Vardhan gives Gandhian Young Technological Awards
Union Minister of Science and Technology has given Students Innovations for Advancement of Research Explorations – Gandhian Young Technological Innovation (SITARE-GYTI) and Society for Research and Initiatives for Sustainable Technological Innovations-Gandhian Young Technological Innovation (SRISTI-GYTI) awards.
- Gandhian Young Technological Innovation awards constitute two categories of awards, SITARE–GYTI under Biotechnology Industry Research Assistance Council (BIRAC), Department of Biotechnology (DBT) and SRISTI-GYTI given by SRISTI.
- The awards and appreciations are given under these two categories to encourage technology students to move towards setting up Biotech and other start-ups.
The United States has formally left the Paris Climate Agreement, three years after President Donald Trump announced his intention to undo what had been seen as a key achievement of his predecessor Barack Obama.
- In December 2015, 195 countries signed an agreement to slow the process of global warming by making efforts to “hold the increase in the global average temperature to well below 2 degrees above pre-industrial levels and to pursue efforts to limit the temperature increase to 1.5°C above pre-industrial levels”.
- This basically means that the countries would try to limit the increase in global temperature rise. While poor countries and island states had requested a lower goal considering threats of droughts and sea-level rise, climate experts have said maintaining a 2 degrees increase will be a challenge in itself. The agreement came into force on November 4, 2016.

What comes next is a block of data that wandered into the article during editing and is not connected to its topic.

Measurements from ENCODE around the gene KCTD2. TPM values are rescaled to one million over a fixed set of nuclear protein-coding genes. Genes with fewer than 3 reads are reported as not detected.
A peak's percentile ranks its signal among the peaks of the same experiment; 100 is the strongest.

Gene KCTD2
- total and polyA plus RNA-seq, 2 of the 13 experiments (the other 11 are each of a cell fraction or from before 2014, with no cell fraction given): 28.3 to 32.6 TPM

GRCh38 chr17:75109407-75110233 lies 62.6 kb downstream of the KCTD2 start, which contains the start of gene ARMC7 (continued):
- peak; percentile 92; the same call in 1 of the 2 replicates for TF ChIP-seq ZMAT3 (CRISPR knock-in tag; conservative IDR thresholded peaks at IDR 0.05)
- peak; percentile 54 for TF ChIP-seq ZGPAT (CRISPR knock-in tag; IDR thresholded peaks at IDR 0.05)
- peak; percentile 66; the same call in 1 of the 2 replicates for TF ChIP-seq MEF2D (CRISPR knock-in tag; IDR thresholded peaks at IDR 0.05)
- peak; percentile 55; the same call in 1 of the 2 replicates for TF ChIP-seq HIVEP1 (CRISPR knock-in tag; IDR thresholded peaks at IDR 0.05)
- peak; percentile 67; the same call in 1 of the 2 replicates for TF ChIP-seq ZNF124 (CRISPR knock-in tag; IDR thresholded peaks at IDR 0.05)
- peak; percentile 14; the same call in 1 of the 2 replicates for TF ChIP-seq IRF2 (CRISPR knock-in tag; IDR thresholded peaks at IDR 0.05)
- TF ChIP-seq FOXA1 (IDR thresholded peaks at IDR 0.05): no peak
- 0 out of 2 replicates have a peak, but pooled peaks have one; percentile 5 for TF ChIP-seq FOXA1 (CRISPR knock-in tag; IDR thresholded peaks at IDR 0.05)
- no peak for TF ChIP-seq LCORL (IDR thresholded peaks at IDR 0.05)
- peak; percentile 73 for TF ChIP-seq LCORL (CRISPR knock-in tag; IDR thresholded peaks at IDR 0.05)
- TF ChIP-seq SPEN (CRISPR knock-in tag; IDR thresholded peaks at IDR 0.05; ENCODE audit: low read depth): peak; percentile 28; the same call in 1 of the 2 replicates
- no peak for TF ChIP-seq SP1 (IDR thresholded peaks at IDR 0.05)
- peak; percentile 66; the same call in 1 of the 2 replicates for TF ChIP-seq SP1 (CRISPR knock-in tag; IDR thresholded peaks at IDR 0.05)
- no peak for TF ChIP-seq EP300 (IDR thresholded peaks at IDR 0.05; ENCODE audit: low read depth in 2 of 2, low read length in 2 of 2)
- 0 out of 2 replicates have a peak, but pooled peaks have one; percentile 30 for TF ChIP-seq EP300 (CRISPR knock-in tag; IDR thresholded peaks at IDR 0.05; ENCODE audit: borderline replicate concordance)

- Another crucial point in this agreement was the decision to limit the amount of greenhouse gases emitted by human activities to a level that can be naturally absorbed by trees, soils and oceans. Nations have pledged “to achieve a balance between anthropogenic emissions by sources and removals by sinks of greenhouse gases in the second half of this century”. Climate experts have said that this meant attaining “net zero emissions” between 2050 and 2100. According to the UN’s climate science panel, net zero emissions must be attained by 2070 to avoid dangerous warming.
What were the conflicting points?
- Developed countries were also told to provide financial resources to help developing countries in dealing with climate change and for adaptation measures. As part of a review mechanism, developed countries were also asked to communicate every two years the “indicative” amount of money they would be able to raise over the next two years, and information on how much of it would come from public financial sources. In contrast, developing countries have only been “encouraged” to provide such information every two years on a voluntary basis.
- A key feature of the Paris Agreement has been the way the agreement reflects the principle of ‘common but differentiated responsibilities’ (CBDR), which has been invoked four times in the CBDR principle. Emerging nations stressed on the developed world to take greater responsibility for climate actions since they are largely responsible for emitting almost all of the greenhouse gases from about 1850 to the 1980s.
- The agreement also includes a mechanism to address financial losses faced by less developed nations due to climate change impacts like droughts, floods etc. However, developed nations won’t face financial claims since it “does not involve or provide a basis for any liability or compensation”.